The United States Congress passed a bill Wednesday that imposes sanctions on Chinese officials accused of the mass incarceration of Muslim Uighurs, which could further strain relations between Washington and Beijing.
The House of Representatives approved with a broad majority of 413 votes to one in favor of the text, approved unanimously in mid-May in the Senate.
The vote comes after the United States formally declared Wednesday that Hong Kong no longer enjoys the autonomy promised by China, and therefore that territory could be deprived of commercial advantages with the United States.
This statement from the White House responds to a controversial security law that Beijing is promoting in the former British colony.
President Donald Trump is now empowered to enact the sanctions law, which could further strain relations with China or veto the text, in which case Congress could easily muster the wills to overturn that decision.
In December, during the first vote on this project, China promised that it would “pay the price” to the United States.
The law takes up the accusations made by various human rights organizations and other western countries, which accuse China of having committed at least one million Muslims in “re-education camps” in concentration camps in Xinjiang.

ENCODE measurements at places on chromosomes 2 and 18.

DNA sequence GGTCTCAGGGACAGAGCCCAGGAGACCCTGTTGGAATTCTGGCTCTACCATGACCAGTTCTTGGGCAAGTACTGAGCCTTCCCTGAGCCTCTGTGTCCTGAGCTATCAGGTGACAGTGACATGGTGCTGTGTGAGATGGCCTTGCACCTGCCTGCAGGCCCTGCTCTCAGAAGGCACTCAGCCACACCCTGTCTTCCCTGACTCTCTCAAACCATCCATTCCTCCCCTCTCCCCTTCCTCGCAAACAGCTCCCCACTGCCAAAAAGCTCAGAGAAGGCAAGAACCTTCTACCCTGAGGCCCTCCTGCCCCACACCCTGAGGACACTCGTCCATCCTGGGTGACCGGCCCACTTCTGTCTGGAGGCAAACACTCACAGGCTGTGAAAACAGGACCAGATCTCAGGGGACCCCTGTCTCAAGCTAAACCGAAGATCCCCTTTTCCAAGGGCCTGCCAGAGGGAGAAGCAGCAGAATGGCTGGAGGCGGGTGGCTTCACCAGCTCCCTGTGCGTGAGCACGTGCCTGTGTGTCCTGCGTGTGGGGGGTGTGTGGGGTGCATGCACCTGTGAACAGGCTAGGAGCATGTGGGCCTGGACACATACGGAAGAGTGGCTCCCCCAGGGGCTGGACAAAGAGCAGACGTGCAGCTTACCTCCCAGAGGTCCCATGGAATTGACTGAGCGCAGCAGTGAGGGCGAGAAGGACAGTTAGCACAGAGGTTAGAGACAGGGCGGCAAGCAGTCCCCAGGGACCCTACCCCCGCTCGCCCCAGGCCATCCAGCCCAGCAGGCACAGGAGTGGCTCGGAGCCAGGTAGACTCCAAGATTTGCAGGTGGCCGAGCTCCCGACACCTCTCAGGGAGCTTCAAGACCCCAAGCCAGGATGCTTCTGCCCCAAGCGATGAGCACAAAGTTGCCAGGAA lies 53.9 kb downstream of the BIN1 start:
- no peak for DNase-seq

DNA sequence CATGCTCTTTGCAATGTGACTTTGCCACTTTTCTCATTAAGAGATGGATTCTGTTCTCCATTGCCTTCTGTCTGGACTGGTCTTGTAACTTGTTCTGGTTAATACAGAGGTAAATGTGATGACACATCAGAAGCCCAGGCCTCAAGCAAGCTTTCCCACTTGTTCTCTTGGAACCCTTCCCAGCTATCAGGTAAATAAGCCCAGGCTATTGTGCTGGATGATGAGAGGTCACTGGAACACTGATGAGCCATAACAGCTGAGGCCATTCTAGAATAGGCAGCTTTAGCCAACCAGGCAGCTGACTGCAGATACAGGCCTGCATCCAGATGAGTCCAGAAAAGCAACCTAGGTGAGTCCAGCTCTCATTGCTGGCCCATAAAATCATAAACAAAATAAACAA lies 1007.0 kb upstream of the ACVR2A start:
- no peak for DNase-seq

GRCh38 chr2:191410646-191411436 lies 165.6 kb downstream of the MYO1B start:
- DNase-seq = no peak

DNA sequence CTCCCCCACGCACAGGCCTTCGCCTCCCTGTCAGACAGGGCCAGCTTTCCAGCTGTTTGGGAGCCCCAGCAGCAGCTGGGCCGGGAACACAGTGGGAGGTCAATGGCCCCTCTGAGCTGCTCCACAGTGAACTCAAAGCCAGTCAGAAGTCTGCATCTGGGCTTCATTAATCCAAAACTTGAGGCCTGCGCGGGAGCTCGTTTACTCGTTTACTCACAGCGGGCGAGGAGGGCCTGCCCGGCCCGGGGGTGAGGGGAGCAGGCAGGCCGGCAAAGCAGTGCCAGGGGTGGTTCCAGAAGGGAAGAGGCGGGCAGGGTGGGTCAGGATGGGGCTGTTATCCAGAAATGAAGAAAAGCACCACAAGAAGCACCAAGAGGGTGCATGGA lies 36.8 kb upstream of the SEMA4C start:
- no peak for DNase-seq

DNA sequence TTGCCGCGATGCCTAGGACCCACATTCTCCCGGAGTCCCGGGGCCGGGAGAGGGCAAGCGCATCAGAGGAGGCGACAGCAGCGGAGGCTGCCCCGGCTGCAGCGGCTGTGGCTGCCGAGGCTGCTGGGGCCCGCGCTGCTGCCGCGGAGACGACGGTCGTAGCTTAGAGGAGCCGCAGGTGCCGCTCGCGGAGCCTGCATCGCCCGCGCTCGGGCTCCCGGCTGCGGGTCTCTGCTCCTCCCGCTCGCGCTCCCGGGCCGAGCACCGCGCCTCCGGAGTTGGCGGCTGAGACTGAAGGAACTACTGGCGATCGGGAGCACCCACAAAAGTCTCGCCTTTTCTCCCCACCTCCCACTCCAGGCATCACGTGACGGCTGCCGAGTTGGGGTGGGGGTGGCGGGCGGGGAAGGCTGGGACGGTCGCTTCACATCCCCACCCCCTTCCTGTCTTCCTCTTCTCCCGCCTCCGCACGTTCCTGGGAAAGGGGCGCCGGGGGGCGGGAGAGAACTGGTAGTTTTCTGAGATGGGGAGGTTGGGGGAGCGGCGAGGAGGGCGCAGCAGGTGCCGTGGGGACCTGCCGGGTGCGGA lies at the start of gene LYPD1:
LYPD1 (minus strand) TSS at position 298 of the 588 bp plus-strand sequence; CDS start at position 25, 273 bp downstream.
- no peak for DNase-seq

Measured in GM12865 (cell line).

Beijing denies that number and speaks of “vocational training centers” to support employment and combat religious extremism.
Raise Your Voice
The message was accompanied by the Republicans, with the representative Michael McCaul, the main member of that party in the Foreign Affairs Committee of the Lower House, who accused China of a “cultural genocide sponsored by the State”.
Beijing has set out to “completely eradicate an entire culture just because it does not fit within what the Chinese Communist Party regards as ‘Chinese,'” McCaul said.
According to the approved text, the United States government must determine which Chinese officials are responsible for the “arbitrary arrest, torture and harassment” of Uighurs and other minorities.
The US administration would then freeze any assets those people had in the world’s largest economy and ban them from entering the country.
The text specifically mentions Chen Quanguo, the head of the Communist Party in Xinjiang, who was previously stationed in the Tibet region and who has built a reputation for his toughness in dealing with minorities in the Asian giant.